An 8 am start was a cruel way to start the day. It was the first day since arriving in Lincoln that the min/max temperature was above 0°C, so it was pleasant change from typical antipodean weather we’d been experiencing.
We started the day with a talk from two JAG (Judge Advocate General) Majors, who were also studying at the Nebraska College of Law. In fact, a few of the eagle-eyed students actually managed to recognise them from classes that we shared on the previous day. The talk was essentially an insight into what it was like being a JAG officer in the United States Air Force. Both the Majors seemed to really enjoy the criminal aspect of their career. For example one of stories they told involved a car that was parked near a base – a car that had supposedly been there since the dawn of time – and was moved by some officers to a different location. It then transpired that the car was deemed an essential landmark regarding defining certain borders, and so JAG officers had to work out what had to be done with the car. The more substantive things they discussed included the differences between Australian and American military law; the American JAG officers, even though are vested with jurisdiction over an offending soldier, will often ask for jurisdiction from the civilian authority as a way of avoiding double-jeopardy for the military member. However this interesting discussion was soon put to an end as our bus had arrived to pick us up and so we could visit the Museum of Natural History.
The museum had displays that ranged from the natural prehistoric, to the man-made equipment that graced the soldiers of WWI. We had a fair amount of time to wander the museum before we went to a planetarium to watch a short-animated documentary on the space race. It was interesting how the intense sense of national pride and rivalry between the two super power states would work so hard to beat each other in winning the space race, but the whole programme would eventually culminate in an international co-operation not just between the United States and Russia, but also other major aspiring space faring nations.
Once the short documentary was over we briefly went to the student union for a spot of lunch and a shop around the University shop.
The STRATCOM Museum was the next destination, where we were greeted by an SR-71 right inside the front doors. Our tour guide was incredibly passionate about the SR-71, and gave us a full broadside of his expertise. We all seemed thoroughly fascinated with the whole tour and was a wonderful lead in to the next activities of the day.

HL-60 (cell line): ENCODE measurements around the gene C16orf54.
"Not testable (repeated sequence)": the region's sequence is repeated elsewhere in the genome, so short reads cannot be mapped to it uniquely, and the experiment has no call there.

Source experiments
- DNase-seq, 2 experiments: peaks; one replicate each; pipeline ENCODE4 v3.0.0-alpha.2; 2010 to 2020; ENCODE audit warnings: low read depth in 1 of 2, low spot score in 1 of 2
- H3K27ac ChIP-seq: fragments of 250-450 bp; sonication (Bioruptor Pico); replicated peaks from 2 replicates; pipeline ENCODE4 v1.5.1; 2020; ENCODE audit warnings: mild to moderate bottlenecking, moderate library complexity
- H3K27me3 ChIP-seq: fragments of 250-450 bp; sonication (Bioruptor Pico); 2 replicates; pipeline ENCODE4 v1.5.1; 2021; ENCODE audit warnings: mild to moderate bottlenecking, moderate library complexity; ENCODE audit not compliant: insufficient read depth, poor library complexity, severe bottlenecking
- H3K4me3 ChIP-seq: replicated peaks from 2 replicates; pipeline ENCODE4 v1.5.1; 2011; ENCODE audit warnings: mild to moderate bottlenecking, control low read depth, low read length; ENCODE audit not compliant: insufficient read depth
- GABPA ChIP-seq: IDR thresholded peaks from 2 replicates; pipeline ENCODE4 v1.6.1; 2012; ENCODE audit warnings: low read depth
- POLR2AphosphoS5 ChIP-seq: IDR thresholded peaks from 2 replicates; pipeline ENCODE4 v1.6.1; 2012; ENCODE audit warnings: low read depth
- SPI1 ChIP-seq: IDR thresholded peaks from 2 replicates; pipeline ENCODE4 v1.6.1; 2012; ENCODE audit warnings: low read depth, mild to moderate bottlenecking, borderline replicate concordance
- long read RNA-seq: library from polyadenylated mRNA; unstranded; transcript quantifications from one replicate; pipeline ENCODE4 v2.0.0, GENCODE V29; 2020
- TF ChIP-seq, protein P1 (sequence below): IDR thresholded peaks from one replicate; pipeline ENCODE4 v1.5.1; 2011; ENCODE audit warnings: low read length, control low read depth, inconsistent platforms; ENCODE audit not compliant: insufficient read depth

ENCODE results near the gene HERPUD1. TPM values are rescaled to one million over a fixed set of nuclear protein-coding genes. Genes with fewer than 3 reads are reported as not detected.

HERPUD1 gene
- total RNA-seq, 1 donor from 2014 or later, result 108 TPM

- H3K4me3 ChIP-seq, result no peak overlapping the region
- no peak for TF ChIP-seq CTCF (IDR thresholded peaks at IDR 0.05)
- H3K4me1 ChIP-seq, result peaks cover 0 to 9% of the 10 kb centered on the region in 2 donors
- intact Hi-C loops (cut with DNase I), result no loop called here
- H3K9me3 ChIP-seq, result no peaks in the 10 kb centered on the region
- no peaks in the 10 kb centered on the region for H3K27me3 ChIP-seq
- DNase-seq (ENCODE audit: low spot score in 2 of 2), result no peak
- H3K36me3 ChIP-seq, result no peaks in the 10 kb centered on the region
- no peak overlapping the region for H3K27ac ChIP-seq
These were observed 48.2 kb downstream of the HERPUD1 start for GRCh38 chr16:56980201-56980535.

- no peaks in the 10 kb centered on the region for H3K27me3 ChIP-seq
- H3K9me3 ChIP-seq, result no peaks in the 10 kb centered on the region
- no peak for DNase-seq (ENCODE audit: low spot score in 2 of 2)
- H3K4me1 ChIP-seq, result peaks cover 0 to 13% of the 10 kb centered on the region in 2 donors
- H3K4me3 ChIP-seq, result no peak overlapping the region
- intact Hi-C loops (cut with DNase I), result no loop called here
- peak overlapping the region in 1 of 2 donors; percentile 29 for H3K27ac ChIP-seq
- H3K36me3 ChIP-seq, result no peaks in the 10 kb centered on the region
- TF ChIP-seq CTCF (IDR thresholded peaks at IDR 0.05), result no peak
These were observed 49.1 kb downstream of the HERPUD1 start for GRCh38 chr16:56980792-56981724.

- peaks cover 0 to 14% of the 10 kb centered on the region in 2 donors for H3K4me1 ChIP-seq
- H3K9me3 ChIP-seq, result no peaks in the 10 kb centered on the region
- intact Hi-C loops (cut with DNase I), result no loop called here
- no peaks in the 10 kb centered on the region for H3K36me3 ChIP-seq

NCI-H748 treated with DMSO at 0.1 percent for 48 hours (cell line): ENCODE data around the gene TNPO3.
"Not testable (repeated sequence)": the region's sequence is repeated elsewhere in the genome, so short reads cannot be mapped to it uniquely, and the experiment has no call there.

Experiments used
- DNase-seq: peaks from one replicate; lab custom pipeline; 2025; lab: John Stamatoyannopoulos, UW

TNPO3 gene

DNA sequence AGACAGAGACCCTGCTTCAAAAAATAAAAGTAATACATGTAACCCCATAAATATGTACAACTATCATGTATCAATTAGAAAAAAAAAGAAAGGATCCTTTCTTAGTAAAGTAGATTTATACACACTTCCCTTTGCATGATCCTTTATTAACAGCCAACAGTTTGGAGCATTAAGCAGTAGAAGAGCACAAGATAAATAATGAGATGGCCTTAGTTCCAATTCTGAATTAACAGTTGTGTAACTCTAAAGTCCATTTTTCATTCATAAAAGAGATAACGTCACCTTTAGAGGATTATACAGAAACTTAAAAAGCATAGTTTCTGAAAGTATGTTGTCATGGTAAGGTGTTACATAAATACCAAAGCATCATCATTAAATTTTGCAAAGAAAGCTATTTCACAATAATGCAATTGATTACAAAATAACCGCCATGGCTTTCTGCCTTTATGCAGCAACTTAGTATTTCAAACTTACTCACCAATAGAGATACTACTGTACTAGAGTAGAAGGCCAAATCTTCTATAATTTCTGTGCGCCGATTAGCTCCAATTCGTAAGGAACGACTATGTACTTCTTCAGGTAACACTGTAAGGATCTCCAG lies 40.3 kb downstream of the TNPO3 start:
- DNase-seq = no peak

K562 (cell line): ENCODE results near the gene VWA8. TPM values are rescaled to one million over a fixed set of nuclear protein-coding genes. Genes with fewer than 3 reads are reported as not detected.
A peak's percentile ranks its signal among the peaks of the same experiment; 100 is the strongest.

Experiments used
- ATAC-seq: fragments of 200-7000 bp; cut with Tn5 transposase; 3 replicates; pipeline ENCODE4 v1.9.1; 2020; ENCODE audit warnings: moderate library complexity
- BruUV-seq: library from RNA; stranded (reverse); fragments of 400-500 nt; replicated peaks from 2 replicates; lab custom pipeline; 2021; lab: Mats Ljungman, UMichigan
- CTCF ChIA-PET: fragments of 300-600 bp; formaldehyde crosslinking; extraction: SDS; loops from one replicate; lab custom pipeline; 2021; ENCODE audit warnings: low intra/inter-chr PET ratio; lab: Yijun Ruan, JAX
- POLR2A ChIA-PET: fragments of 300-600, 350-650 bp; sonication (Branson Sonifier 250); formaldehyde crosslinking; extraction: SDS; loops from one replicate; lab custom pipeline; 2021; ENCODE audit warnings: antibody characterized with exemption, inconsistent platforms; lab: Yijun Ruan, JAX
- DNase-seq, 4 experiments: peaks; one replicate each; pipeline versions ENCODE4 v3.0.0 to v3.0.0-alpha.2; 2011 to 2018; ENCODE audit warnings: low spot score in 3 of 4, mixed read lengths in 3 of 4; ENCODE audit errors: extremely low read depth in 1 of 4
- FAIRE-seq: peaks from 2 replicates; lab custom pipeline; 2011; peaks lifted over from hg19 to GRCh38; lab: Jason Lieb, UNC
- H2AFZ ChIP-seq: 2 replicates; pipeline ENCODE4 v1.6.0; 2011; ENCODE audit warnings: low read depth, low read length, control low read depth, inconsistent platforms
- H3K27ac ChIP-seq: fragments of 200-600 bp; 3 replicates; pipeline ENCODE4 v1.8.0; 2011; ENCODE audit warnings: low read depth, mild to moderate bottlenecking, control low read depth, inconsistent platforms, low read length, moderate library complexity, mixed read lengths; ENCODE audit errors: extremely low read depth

The end of our tour saw us head upstairs to the Museum’s library for a session with representatives of STRATCOM, beginning with Lt. Col Erik “Swede” Mudrinich, on the nature of national security challenges that have emerged in the modern Space domain. The vulnerability of space-based systems, society’s dependence on them, and the difficulties in identifying threats directed at them, formed the basis of a lively discussion that had everyone engaged. This isn’t to mention the Prime Directive, perhaps the first manifestation of a legal instrument in Space Law and an idea that seems less ridiculous now that it did 1967 when it was first mentioned in the classic television series. While the space lawyers of our time might be more concerned with preventing harmful interference with expensive satellites than they are with alien species, our talk with Lt. Col Swede was a clear demonstration that the law’s final frontier is not as distant or unattainable as it may have initially seemed.
Next on the agenda was a panel headed by three STRATCOM policy makers. The function of the base in upholding the triad of nuclear deterrence (by air, land and space), and the success of its effort to adapt to emerging space and cyber security threats, were the primary focus of the discussion, raising questions on the practical utility and longevity of the current international legal space regime. With its roots embedded in suspicions and sentimentalities out-dated since the end of the Cold War, it is little wonder that the law has struggled to respond to a reality where a State’s space objects can now be destroyed by code rather than by combat.
And with that we returned back to the hotel to get some much needed rest.
by Peter Dalrymple & Andre Bemmer.